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Tutor profile: Andrea E.

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Andrea E.
Canadian Registered Nurse with nationally recognized emergency nursing certification
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Questions

Subject: Nursing

TutorMe
Question:

How can we apply the nursing process to a patient who is experiencing chest pain?

Inactive
Andrea E.
Answer:

Assessment: let's start with a pain assessment using the O(nset) P(provoking or palliating factors) Q(uality) R(adiation) S(everity) T(iming) U(nderstanding) style of assessment. We will also ask about cardiac symptoms such as nausea, vomiting, shortness of breath, dizziness, diaphoresis, headache and jaw pain We will also put them on cardiac monitoring and check a rhythm strip Vital signs Diagnosis: based on our assessment we can make a nursing diagnosis and make a plan with the doctor Planning: We will plan for an IV to be placed, cardiac labs to be ordered and an EKG to be done. Implementation: We will start the IV and give medications as prescribed Evaluation: How is the patient now? Did the pain/symptoms improve with our interventions? If not what do we need to do next, which puts us back to assessment

Subject: Study Skills

TutorMe
Question:

How do I study effectively? I get nothing out of just reading the book!

Inactive
Andrea E.
Answer:

That's totally fair to feel as if you're not learning anything from just reading the book. You're probably not. First of all we have to find out what type of a learner you are. Do you learn by listening? Seeing demonstrations? Doing it yourself? Writing the material? It can be any of these ways and probably a combination to really help solidify the information, rather than just memorizing. The more ways we work with the material, the easier it will be to understand.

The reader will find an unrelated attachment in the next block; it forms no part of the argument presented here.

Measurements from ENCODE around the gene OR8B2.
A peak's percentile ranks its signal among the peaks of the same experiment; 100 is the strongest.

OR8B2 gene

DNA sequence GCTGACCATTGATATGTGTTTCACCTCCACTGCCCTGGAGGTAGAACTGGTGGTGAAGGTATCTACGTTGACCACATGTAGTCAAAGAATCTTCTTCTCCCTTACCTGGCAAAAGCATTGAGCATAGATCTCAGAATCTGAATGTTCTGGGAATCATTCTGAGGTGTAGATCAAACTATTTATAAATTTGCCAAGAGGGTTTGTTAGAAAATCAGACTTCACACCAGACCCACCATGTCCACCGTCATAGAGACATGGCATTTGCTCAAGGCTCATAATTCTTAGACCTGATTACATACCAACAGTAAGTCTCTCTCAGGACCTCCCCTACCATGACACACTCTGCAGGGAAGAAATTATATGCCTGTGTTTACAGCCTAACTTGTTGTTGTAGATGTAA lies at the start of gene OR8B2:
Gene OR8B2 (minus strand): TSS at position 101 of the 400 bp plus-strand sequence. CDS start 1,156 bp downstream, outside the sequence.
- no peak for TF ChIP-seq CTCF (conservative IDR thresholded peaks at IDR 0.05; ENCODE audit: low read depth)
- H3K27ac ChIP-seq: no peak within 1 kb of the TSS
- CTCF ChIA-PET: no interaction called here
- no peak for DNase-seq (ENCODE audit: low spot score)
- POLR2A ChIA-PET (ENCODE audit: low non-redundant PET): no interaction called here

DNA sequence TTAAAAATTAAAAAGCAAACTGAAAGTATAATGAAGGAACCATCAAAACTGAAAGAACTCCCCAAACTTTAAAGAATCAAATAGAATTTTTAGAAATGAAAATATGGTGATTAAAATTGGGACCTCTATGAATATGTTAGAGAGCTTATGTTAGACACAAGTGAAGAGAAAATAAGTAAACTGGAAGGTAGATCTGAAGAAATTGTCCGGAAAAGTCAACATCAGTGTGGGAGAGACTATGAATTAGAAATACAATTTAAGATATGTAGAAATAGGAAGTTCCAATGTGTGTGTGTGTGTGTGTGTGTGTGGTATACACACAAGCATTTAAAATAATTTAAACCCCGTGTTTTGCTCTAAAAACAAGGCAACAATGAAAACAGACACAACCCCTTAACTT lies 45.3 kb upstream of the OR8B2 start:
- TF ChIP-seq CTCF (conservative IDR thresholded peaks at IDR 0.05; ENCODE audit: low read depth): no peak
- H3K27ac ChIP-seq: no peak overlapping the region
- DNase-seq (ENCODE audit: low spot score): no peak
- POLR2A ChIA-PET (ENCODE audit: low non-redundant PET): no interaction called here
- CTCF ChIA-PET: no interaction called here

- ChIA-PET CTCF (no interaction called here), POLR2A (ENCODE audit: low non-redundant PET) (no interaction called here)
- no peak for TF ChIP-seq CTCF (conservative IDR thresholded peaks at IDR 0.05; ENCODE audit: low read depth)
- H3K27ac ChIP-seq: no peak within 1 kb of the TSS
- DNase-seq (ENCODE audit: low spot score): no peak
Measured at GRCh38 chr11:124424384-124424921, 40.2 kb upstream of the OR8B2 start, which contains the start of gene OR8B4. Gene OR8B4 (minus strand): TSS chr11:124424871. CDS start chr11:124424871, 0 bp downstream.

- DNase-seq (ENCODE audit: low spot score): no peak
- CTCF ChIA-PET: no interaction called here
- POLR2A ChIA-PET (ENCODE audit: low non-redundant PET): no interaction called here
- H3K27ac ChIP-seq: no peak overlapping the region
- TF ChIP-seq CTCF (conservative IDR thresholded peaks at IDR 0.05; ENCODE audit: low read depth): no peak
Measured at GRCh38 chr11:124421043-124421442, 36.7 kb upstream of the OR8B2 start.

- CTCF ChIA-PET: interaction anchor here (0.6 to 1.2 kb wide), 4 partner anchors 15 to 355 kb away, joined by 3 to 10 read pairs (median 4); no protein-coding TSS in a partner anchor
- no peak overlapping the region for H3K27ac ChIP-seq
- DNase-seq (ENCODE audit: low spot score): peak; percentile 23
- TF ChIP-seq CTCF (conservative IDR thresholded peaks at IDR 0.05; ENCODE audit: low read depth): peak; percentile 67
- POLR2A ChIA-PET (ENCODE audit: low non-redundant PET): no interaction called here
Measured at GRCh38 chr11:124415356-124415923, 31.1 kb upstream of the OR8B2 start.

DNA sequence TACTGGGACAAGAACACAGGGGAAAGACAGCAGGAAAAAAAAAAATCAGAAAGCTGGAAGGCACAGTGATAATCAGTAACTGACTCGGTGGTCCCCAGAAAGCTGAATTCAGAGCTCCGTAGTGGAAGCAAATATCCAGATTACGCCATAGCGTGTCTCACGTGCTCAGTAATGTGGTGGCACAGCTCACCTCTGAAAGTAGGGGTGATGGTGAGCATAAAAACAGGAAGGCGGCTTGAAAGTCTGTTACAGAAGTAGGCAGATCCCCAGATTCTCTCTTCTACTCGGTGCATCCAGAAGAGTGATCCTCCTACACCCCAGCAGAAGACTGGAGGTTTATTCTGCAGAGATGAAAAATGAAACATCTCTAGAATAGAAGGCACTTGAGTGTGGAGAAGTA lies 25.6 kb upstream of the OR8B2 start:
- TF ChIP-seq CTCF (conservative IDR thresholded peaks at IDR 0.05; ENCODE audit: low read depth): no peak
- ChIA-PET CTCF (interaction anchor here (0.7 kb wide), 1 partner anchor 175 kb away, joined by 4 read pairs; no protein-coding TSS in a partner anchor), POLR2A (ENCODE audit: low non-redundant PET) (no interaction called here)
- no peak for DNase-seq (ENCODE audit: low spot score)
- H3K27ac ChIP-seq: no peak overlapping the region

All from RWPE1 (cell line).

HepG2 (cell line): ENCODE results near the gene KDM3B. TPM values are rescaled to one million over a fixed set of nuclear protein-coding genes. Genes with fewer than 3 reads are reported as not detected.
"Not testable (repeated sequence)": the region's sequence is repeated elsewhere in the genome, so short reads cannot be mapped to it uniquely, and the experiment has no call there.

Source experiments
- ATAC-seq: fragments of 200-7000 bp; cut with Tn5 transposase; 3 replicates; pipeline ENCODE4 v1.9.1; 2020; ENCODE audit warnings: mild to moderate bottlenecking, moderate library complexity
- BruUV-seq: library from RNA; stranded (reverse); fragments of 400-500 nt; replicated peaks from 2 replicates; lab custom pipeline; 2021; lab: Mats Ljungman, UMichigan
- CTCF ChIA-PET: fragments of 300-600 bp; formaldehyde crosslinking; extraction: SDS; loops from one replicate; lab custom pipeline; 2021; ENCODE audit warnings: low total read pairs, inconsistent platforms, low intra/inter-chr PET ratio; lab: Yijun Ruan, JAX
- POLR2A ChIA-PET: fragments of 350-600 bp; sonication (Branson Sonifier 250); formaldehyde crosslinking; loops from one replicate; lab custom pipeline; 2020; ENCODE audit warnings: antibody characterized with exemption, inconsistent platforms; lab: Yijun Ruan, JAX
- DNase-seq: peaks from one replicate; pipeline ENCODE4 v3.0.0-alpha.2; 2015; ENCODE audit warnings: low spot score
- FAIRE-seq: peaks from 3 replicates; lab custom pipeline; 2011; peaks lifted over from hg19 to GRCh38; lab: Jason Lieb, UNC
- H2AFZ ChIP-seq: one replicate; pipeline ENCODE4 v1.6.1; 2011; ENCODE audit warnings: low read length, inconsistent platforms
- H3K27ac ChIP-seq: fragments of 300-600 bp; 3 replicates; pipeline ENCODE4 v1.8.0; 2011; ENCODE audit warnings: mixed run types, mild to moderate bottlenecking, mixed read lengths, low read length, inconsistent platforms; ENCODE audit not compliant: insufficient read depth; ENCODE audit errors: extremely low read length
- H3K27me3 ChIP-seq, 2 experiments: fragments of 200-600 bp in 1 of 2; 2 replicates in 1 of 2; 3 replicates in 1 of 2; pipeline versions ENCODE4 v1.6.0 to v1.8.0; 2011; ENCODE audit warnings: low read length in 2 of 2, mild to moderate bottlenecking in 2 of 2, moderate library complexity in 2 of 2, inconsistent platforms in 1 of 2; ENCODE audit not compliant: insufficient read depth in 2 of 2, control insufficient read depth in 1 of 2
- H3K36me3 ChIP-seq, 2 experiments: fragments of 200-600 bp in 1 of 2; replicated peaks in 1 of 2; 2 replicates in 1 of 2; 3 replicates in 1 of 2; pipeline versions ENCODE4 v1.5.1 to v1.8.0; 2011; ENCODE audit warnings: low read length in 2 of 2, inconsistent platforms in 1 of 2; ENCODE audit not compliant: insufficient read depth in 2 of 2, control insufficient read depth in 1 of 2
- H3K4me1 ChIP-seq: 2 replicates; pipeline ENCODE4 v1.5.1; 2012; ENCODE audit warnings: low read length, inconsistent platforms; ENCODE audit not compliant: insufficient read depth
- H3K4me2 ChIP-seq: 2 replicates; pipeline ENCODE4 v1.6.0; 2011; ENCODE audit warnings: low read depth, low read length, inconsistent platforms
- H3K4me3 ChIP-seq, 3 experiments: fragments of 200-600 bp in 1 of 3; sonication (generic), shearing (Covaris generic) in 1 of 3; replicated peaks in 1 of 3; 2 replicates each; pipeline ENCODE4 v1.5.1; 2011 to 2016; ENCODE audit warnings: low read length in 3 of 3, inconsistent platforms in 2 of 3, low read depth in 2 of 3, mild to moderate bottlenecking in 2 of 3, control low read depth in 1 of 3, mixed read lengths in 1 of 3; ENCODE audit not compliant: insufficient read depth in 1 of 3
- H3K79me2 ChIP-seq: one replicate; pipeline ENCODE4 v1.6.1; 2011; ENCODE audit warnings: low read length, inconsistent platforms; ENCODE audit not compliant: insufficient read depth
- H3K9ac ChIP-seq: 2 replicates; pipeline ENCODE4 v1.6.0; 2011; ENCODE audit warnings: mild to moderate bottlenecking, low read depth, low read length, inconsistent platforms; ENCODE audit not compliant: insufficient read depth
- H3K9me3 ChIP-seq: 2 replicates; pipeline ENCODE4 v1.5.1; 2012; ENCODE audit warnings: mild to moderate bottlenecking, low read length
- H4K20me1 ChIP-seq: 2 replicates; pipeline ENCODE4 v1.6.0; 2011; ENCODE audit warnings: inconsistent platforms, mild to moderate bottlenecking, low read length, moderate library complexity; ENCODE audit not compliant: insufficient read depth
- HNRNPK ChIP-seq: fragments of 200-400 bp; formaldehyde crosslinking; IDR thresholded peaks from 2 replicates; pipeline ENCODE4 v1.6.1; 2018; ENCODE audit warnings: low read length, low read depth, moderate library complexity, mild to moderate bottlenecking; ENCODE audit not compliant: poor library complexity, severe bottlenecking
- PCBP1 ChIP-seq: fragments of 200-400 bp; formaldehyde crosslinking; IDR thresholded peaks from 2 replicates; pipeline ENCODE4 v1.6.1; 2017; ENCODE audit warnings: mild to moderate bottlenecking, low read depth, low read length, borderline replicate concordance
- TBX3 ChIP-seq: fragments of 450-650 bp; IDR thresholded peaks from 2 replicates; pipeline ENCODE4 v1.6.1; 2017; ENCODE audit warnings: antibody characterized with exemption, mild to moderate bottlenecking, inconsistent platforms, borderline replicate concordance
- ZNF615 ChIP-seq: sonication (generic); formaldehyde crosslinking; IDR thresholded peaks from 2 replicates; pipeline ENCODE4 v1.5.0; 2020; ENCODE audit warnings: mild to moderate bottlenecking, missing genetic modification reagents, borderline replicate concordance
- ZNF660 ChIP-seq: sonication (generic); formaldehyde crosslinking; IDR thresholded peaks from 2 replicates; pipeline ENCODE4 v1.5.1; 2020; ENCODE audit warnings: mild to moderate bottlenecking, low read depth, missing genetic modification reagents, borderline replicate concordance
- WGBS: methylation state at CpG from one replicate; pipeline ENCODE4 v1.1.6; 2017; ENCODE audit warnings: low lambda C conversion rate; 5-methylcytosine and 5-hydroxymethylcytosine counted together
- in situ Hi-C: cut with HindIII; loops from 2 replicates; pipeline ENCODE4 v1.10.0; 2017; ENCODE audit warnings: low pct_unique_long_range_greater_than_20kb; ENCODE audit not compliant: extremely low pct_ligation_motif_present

Subject: Anatomy

TutorMe
Question:

How can I remember the cranial nerves in order?

Inactive
Andrea E.
Answer:

ok since this is a large list, let's use a mnemonic to help us. I. Ooh-olfactory II. Ooh-optic III. Ooh- oculomotor IV. To-trochlear V. Touch-trigeminal VI. And-abducens VII. Feel-facial VIII. Very-vestibulocochlear IX. Good-glossopharyngeal X. Velvet-vagus XI. A-accessory XII. H-hypoglossal To keep all the "O's" at the start straight I like to think of when you go to someone's house and they're making cookies. So first you smell them (olfactory), then you see them (optic) then your pupils dilate (oculomotor) as you get excited to eat them

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